Viet Thanh Nguyen and Janelle Wong discuss the importance of Asian American representation in popular culture for Cafe’s Stay Tuned with Preet.
Why Anti-Asian Racism Persists
History shows us the cyclical nature of anti-Asian racism and violence.
In the last year, violence against Asian-Americans has increased significantly. When a 21-year-old shooter in Atlanta, Georgia shot and killed eight, including six Asian-American women, a national eye finally turned to face the anti-Asian hate that’s been building since the beginning of the covid-19 pandemic.
This kind of violence isn’t new. As Janelle Wong and Viet Thanh Nguyen write in a recent Washington Post piece, “While it is ever-lurking, the prominence of anti-Asian bias in U.S. life is cyclical. Though Asian Americans are often cast as a success story because of their high average levels of education and income, many Americans, at times of economic stress and uncertainty over U.S. global standing, associate Asian faces with a foreign threat.”
How can understanding the history of anti-Asian hate inform our national response today? Nguyen and Wong weigh in.
The following transcript was recorded on April 5, 2021 and has been edited for clarity.
Preet Bharara: My guests this week are Viet Thanh Nguyen and Janelle Wong. Nguyen is the Pulitzer Prize winning novelist of The Sympathizer, and its new sequel, The Committed, which trace the story of a North Vietnamese spy at the end of the Vietnam War. He is also the Aerol Arnold Chair of English, and an English professor at the University of Southern California. Wong is a political scientist and a professor of American and Asian American Studies at the University of Maryland. She’s also a senior researcher at AAPI Data, where she collects demographic data and policy research on Asian Americans and Pacific Islanders.
Preet Bharara: Her most recent book, Immigrants, Evangelicals, and Politics in an Era of Demographic Change, is an analysis of the relationship between demographic change and political alignment. As violence against Asian Americans continues to rise, my guests join me this week to discuss childhood recollections of racism, the danger of the model minority myth, and why anti-Asian violence is cyclical. That’s coming up, stay tuned.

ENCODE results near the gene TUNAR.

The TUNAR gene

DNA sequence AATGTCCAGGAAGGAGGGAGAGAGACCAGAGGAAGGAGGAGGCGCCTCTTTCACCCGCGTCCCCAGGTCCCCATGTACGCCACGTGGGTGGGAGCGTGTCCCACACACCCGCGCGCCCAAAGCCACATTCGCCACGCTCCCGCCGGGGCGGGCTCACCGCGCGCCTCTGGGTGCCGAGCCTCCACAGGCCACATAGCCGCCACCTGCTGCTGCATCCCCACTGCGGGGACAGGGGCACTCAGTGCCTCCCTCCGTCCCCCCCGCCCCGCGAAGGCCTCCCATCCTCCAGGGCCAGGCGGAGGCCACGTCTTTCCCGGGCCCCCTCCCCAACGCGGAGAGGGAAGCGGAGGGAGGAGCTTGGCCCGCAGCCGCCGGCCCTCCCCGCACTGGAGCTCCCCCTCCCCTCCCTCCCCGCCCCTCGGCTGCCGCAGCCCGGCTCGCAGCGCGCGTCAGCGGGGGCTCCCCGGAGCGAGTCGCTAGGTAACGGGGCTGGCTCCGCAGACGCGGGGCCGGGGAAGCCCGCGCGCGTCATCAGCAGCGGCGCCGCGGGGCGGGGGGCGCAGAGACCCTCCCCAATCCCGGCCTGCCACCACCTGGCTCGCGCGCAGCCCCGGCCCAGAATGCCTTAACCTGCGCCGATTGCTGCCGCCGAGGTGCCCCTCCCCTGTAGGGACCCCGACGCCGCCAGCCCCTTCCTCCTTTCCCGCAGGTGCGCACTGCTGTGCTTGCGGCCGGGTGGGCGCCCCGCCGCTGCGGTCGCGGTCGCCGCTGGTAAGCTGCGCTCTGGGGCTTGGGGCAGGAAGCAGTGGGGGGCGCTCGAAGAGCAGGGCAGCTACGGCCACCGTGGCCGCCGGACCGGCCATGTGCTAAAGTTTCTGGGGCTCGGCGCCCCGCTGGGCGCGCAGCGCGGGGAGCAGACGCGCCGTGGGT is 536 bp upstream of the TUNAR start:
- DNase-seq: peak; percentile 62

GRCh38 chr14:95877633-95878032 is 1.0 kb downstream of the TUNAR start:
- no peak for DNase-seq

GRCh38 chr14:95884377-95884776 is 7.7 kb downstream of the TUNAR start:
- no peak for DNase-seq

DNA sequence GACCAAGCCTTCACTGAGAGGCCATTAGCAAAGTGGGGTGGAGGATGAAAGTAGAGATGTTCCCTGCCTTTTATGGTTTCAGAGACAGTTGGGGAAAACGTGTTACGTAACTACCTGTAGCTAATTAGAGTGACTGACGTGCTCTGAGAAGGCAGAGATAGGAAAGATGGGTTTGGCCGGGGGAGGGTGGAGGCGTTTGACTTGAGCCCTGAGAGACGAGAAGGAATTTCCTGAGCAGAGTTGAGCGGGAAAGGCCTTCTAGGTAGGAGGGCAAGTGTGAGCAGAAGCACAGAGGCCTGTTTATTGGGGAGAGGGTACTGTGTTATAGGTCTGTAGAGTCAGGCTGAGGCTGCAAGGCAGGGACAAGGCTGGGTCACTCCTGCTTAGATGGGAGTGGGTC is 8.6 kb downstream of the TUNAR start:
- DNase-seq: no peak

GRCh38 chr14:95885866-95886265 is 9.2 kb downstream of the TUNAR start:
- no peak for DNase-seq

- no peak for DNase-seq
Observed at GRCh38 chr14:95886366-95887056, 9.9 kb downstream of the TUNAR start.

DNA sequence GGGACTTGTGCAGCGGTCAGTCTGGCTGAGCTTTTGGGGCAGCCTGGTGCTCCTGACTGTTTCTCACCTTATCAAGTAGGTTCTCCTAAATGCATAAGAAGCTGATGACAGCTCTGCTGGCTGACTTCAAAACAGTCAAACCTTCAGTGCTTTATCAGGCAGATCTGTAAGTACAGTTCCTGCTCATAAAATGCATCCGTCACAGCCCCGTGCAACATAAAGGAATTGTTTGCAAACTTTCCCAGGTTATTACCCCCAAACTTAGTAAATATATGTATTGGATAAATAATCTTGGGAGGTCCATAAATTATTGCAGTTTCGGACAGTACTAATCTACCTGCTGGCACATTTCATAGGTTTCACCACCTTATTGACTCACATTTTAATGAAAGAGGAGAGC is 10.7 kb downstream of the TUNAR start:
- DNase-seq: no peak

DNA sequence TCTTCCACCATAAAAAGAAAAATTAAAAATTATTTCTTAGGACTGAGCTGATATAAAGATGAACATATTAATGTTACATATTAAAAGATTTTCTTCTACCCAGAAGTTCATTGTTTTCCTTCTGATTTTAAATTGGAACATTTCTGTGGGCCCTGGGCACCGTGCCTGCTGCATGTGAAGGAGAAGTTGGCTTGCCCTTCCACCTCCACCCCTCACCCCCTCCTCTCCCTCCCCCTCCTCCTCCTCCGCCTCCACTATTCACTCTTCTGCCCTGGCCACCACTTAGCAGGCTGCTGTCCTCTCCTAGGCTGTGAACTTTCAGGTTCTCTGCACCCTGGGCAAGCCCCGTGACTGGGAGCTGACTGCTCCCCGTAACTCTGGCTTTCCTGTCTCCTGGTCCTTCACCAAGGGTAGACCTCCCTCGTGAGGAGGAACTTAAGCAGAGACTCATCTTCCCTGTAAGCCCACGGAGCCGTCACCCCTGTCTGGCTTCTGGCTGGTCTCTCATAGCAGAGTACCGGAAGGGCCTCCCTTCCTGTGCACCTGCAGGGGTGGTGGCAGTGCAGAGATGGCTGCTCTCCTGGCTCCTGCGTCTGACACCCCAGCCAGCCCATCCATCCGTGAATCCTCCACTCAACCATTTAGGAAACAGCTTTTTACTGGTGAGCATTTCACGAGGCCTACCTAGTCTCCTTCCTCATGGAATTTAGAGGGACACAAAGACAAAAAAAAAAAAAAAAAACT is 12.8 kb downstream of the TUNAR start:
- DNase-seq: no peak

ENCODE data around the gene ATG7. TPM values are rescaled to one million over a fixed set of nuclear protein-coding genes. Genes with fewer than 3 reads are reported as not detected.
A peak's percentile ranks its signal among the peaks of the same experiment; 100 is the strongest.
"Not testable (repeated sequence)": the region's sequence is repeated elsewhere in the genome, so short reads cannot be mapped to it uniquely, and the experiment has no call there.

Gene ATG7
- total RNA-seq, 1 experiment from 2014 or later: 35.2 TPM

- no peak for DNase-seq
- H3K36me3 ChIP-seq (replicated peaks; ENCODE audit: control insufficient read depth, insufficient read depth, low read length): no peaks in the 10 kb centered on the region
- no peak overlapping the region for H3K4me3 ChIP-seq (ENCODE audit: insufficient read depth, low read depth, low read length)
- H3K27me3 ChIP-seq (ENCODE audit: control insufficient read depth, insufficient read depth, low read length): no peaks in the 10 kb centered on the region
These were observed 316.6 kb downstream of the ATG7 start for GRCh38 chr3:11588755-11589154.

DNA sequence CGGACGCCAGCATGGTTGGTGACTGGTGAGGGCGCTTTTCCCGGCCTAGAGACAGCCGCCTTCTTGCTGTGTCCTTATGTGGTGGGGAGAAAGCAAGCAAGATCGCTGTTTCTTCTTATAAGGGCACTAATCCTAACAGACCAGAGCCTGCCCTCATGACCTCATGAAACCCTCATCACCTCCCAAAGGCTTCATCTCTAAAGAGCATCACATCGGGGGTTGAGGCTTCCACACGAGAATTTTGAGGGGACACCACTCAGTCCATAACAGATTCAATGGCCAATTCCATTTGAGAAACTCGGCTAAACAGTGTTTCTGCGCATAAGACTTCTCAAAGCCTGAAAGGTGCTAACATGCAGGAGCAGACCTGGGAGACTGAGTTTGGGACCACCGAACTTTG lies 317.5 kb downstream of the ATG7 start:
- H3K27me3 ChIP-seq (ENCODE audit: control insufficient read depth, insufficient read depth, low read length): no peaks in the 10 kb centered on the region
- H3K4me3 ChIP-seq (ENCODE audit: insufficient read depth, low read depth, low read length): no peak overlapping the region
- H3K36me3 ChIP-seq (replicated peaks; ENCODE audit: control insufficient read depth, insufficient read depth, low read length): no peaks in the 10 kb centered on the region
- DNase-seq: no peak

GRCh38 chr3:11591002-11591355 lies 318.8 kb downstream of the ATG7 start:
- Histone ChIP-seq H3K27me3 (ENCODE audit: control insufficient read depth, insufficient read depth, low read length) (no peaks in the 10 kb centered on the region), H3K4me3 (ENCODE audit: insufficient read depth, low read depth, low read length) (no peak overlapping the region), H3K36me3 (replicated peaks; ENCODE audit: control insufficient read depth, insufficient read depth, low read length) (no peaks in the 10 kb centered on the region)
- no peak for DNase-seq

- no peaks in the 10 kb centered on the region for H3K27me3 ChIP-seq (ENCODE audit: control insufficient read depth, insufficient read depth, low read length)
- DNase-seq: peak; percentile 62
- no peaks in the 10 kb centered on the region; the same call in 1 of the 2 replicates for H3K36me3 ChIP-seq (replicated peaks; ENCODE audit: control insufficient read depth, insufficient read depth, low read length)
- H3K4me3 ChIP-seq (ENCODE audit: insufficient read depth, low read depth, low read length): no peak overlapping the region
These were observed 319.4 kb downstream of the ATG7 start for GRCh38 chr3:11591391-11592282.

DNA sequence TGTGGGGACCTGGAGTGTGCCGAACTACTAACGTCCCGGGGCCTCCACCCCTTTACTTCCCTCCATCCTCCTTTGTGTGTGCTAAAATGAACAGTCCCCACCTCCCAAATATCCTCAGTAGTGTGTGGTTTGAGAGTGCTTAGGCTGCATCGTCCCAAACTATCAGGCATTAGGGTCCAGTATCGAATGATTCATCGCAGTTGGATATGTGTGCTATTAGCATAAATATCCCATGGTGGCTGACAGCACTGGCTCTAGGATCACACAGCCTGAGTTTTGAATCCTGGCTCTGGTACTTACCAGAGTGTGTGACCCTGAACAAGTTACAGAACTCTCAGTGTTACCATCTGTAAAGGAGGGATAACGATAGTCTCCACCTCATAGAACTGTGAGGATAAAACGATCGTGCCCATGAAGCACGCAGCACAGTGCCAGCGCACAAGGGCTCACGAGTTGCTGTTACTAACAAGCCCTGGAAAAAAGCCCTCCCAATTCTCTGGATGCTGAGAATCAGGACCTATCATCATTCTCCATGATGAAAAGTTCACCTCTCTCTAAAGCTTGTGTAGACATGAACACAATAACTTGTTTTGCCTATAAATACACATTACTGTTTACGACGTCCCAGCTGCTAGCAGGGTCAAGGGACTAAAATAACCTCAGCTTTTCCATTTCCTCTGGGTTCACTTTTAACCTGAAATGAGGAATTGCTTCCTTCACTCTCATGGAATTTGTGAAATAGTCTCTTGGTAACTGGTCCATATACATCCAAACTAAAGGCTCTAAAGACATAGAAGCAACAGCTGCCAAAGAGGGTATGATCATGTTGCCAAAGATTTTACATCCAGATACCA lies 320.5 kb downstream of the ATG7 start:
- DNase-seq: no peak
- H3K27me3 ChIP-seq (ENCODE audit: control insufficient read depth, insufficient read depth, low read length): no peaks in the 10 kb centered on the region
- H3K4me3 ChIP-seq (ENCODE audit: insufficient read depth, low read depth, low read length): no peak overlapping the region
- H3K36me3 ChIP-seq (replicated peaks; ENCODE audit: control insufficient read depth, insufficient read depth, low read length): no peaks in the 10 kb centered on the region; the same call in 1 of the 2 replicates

Preet Bharara: It’s time for some listener questions. This question comes in a tweet from Melissa, at Twitter handle shortsigh44, who writes, “I heard the lawyer for the prosecution today agree with the opposing counsel’s objection to his question to the police chief, even before the judge ruled on it, saying, ‘That’s fair.’ Is that common? Or is he just a particularly open and fair-minded attorney? #askpreet.” That’s a great question, Melissa, and I’m glad you asked it. Obviously, you’re referring to testimony in the ongoing trial of Derek Chauvin, who’s accused of murdering George Floyd last year.
Preet Bharara: And typically, it’s a case both on television and too often in real life, when lawyers object to other lawyers doing things in court, there’s a strenuous response. Typically, people wait for the judge to rule, but it is true that on occasion, good professional, fair-minded prosecutors and defense lawyers, when they realize they’ve been doing something that maybe is not perfect, like asking leading questions on direct examination, which is a no-no, they’ll concede it and ask a better question. And that’s what happened here.
Preet Bharara: It was during the direct testimony of Minneapolis Police Chief Arradondo, and Prosecutor Steve Schleicher, I hope I’ve gotten the pronunciation right, who was going through a line of questioning about how police officers meet members of the community in the community, where they are. And he asked a couple of questions, one of which was this.
Prosecutor Steve Schleicher: And as you testified earlier, the police just don’t get to meet people on their very best day, do they?
Preet Bharara: And the chief responds…
Chief Arradondo: No, they don’t.
Preet Bharara: And then he asks another longer question, afterwards, the defense says, as you point out in your tweet, “Objection, it’s all leading at this point.” And the prosecutor says…
Prosecutor Steve Schleicher: That’s fair.
Preet Bharara: Now, there are a few reasons why you do that. It turns out, if you look back at the questions, they were leading. Anytime you have a question that ends with something like, “Do they? Isn’t that right? Isn’t that correct? Do you agree?” That tends to be characterized as a leading question, which you’re not supposed to do on direct examination, you can do it on cross-examination. And one reason why you might want to make the concession is you’re a professional, you gain credibility with the court, the judge, and most importantly perhaps, if you do that from time to time, you gain credibility with the jury. It’s the right professional, incredible thing to do.
Preet Bharara: Also, by the way, I would point out, there’s a reason why during direct examination, you’re not supposed to, and shouldn’t ask pointed leading questions, and rather, open-ended questions, because it increases the credibility of the answer. If it looks like the witness is just agreeing with what the lawyer is saying on direct examination, it’s almost as if you’re putting words in the witness’s mouth. So, good call all around, good question, and a good practice in court, and we don’t see enough of it.